In search of ancient treasures with jeweller Katherine Brunacci

Posted by Rae Gellel on

Tales of adventurers traversing exotic, faraway lands in search of ancient treasure are littered throughout both history and popular fiction. They have long been a source of fascination for Tasmanian-born jewellery designer Katherine Brunacci, who seeks to instil that feeling of discovering something rare and coveted in her latest fine jewellery collection, Trove.

Hand-carved and cast in wax and glittering with ethically sourced gemstones, each piece included in Trove is a personal treasure, unique to the wearer and inspired by precious historical artefacts. The collection also incorporates themes of travel, independence, personal strength and identity, which resonate deeply with the globe-trotting Katherine. For its richly layered motifs and skilful execution, Trove has been selected for showcase at Shine 2021, our annual exhibition of fresh and promising talent.

Katherine explains: “I've always had a love of ancient history and artefacts and the adventurous journeys that their discovery entails. That a piece of jewellery can be thousands of years old and still be as breathtakingly beautiful as the day it was created, I really do find that magical.”

Katherine Brunacci at her jewellery bench

Although she once considered a career in fashion, Katherine felt the sometimes-wasteful nature of the fashion industry might be at odds with her ecologically-conscious values. A self-professed “history-nerd” who can often be found pouring over historical texts in the nearest library, she decided to find a vocation that would combine her interest in fashion with her passion for exploring the past. The ancient craft of jewellery-making presented the perfect solution.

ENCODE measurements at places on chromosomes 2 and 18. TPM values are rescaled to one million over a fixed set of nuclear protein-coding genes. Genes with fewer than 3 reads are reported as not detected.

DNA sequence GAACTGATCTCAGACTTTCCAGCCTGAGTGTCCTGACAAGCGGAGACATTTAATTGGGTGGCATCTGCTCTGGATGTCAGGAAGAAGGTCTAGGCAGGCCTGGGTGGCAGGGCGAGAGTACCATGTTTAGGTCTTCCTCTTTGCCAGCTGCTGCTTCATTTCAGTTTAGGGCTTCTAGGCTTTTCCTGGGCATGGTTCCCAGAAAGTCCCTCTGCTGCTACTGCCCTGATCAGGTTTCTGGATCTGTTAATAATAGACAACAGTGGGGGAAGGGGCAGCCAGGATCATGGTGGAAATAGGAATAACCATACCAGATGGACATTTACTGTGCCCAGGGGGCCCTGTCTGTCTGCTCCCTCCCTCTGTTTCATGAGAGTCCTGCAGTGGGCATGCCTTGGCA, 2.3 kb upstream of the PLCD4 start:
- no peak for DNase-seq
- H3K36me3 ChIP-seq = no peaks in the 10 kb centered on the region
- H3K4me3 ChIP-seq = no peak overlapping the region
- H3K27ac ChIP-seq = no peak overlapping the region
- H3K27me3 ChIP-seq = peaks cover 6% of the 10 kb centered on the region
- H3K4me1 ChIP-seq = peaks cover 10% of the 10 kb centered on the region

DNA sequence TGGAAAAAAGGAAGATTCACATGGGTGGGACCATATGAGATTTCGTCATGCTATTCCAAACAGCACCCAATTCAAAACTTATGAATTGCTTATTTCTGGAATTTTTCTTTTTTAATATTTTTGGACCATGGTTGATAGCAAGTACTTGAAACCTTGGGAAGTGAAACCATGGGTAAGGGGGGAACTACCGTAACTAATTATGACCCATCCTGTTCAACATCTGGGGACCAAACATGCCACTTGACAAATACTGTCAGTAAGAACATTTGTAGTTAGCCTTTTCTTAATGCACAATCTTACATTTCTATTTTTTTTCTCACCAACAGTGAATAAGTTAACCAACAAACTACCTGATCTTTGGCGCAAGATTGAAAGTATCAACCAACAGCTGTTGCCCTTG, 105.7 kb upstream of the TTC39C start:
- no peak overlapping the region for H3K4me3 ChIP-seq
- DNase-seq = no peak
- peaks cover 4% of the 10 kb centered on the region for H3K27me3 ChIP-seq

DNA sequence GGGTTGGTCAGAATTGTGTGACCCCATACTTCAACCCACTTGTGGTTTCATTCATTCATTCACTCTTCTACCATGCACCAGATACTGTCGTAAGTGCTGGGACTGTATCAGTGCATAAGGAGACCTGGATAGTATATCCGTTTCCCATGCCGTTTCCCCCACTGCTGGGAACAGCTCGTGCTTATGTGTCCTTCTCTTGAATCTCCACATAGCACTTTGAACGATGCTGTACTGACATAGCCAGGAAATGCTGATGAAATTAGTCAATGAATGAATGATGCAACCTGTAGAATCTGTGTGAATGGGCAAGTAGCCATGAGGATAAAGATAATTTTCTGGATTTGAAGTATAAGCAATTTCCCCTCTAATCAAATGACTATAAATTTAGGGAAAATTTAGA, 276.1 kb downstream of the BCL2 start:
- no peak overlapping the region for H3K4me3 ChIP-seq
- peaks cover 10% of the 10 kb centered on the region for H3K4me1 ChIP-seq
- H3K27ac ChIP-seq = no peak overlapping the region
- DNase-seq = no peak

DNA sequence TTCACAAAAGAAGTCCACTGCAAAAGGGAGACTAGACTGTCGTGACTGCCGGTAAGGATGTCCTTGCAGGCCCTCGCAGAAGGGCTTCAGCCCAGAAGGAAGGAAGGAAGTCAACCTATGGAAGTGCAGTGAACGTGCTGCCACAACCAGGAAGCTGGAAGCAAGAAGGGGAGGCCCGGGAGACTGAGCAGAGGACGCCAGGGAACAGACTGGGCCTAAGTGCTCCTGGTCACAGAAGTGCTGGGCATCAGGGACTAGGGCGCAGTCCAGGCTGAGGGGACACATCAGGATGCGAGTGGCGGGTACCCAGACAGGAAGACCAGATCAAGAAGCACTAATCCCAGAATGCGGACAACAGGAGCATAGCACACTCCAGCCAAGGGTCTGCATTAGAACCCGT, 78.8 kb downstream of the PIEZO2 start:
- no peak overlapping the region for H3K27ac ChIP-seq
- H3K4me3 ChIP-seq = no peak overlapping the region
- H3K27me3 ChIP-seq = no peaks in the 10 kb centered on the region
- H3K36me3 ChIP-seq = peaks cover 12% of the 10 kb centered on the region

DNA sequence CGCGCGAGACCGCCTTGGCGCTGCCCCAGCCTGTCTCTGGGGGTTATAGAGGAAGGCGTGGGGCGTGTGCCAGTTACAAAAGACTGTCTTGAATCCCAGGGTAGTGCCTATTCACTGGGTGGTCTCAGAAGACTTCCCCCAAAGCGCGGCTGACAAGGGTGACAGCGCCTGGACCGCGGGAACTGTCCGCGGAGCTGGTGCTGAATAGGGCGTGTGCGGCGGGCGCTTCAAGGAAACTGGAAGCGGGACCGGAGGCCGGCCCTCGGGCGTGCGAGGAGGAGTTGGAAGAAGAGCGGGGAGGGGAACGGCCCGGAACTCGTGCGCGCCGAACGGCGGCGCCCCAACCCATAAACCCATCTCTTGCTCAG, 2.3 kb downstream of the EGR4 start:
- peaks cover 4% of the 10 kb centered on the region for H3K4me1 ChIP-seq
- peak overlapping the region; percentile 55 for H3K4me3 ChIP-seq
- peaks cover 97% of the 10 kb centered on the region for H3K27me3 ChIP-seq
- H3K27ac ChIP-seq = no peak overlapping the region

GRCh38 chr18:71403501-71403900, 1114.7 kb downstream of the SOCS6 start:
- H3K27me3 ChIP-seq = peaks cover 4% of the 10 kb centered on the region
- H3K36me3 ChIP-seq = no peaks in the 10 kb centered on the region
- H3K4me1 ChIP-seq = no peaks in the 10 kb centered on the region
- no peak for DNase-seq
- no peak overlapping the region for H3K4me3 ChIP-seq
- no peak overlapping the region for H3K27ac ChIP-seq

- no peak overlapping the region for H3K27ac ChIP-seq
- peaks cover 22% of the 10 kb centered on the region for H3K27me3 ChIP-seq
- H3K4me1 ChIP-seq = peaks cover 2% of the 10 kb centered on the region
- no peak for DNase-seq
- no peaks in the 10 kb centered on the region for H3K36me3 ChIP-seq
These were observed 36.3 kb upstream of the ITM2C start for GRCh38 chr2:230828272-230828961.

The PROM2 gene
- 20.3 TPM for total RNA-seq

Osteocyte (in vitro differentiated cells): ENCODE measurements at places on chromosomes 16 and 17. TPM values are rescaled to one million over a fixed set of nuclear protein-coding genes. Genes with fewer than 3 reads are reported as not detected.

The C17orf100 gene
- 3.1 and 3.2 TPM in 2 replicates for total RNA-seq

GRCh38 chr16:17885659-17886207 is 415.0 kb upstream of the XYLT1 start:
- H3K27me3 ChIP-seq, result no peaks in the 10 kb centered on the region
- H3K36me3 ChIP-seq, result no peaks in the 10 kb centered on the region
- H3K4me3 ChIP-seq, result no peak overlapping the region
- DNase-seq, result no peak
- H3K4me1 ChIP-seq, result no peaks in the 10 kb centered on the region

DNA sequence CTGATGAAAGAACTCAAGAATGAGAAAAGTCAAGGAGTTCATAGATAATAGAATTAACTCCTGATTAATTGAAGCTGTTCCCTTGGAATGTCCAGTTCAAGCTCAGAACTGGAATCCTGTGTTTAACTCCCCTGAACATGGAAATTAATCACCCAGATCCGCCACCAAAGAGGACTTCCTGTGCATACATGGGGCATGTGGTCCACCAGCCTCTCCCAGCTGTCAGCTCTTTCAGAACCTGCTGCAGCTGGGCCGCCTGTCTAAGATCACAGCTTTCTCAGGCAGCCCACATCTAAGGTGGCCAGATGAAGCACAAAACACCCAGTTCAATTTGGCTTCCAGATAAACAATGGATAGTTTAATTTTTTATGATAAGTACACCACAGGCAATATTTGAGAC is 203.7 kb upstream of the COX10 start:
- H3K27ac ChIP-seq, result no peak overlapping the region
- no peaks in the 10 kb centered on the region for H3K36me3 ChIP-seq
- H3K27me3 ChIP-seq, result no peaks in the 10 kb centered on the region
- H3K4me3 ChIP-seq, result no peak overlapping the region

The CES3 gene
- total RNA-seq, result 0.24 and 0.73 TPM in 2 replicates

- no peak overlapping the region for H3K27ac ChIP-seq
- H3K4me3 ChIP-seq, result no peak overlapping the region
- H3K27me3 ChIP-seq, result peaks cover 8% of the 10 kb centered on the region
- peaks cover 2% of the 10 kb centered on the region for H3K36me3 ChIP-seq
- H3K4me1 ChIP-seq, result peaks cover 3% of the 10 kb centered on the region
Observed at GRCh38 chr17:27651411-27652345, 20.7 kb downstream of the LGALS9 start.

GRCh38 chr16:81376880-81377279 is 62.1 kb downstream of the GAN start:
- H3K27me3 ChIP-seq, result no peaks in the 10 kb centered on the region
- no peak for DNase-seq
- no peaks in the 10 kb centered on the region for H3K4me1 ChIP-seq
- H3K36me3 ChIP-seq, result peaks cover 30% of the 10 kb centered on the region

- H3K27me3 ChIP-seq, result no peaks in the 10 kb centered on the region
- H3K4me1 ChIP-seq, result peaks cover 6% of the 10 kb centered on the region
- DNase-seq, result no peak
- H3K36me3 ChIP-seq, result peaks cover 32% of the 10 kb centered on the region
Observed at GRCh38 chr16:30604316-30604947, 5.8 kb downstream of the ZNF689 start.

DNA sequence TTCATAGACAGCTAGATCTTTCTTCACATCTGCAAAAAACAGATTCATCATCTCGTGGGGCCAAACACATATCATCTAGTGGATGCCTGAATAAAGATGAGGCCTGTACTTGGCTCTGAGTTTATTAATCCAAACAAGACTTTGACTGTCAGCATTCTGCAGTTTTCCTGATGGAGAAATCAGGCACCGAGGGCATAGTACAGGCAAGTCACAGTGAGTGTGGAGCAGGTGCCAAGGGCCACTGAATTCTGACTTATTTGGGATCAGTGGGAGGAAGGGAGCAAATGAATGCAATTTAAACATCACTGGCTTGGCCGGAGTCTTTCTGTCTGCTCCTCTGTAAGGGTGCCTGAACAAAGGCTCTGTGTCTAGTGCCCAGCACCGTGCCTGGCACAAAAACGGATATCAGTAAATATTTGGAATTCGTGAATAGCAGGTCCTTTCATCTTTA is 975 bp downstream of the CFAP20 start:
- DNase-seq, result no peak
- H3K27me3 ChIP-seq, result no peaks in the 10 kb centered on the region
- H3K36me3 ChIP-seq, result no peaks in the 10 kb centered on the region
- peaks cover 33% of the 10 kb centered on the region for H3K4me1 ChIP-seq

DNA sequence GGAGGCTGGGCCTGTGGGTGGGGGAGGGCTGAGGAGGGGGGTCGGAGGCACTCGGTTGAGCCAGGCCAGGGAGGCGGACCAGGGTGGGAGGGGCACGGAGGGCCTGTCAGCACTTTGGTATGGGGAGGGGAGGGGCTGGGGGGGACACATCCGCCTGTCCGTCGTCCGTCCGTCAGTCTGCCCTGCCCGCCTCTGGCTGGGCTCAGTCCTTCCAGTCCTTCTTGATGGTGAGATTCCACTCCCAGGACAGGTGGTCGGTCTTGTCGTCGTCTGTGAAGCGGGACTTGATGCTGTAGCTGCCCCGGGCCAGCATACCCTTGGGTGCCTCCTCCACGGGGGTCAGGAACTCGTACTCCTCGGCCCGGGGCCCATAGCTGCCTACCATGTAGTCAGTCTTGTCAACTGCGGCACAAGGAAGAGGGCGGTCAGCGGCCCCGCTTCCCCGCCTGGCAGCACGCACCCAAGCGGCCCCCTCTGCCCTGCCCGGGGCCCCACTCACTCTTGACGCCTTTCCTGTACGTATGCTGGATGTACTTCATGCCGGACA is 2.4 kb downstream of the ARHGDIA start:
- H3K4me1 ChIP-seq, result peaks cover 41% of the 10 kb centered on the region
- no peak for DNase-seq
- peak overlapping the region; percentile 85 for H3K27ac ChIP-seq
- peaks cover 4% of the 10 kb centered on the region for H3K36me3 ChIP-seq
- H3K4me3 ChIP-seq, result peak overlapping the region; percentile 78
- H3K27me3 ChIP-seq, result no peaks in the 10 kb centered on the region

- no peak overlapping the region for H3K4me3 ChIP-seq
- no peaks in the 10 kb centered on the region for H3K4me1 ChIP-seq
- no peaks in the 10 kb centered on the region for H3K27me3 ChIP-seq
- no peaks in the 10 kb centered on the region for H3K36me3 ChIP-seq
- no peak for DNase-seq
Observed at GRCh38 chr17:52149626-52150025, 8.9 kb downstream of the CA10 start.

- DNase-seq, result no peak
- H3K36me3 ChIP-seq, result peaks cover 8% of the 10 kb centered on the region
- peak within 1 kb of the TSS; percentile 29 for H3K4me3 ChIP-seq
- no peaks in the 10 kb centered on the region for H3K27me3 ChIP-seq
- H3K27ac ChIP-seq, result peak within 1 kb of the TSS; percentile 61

"I was going to get into a career in fashion, but I didn’t like the idea of fast or throwaway fashion. I’d always gravitated towards old things and history - so I thought I could couple the two together. My love of jewellery making really started from there, I took some night courses in jewellery and it was a case of love at first sight.”

Katherine went on to train professionally in jewellery making in her native country of Australia, at The Royal Melbourne Institute of Technology. After achieving a bachelors and master’s degree in fine art, with a major in gold and silversmithing, she also earned qualifications from the Gemmological Institute of America and Gemmological Association of Australia, training that reinforced her commitment to use ethically-sourced gemstones throughout her work; “As a gemmologist, it's really important that I’m a fully ethical jeweller, and that the gemstones I do source are from ethical mines.”

Katherine entered the British jewellery industry in 2017, when she travelled to the UK for a training course and, as she puts it, “six months turned into four years - I decided to see how far I could develop my brand here.” Whilst the British Museum quickly became a favoured spot of hers for sourcing inspiration, Katherine also drew creatively from her experiences of adapting to a new culture and country:

“Here in the UK, you have the British Museum, which is great. I like to go there for inspiration. I also have a huge personal library - I love my books, and have a lot of museum catalogues. Whenever I travel, I find a lot of inspiration in elements from different cultures, and I like to grab little components and kind of mix and match.”

Katherine Brunacci looking at her medium Lantern necklace

Travel is one of the major themes featured throughout Trove. It is expressed through globe shaped pieces, such as Katherine’s Silver and Gold Vermeil Global pendant set with sparkling sapphires, which bears resemblance to the planet earth.

Whilst the collection draws heavily on the idea of fantastical adventures, such as those to perilous lands in pursuit of ancient treasures, the theme of travel also relates to journeys of a more personal nature:

“One of two focal points within the collection is a mini-series called Globo that includes pieces that are symbolic of travel. Globo is Italian for globe. I was born in Tasmania, on a little island off of Australia, so the series is quite personal to me. It's that sense of travel, adventure and exploration that I've had to incorporate within my own practice, and it has a special place in my heart.”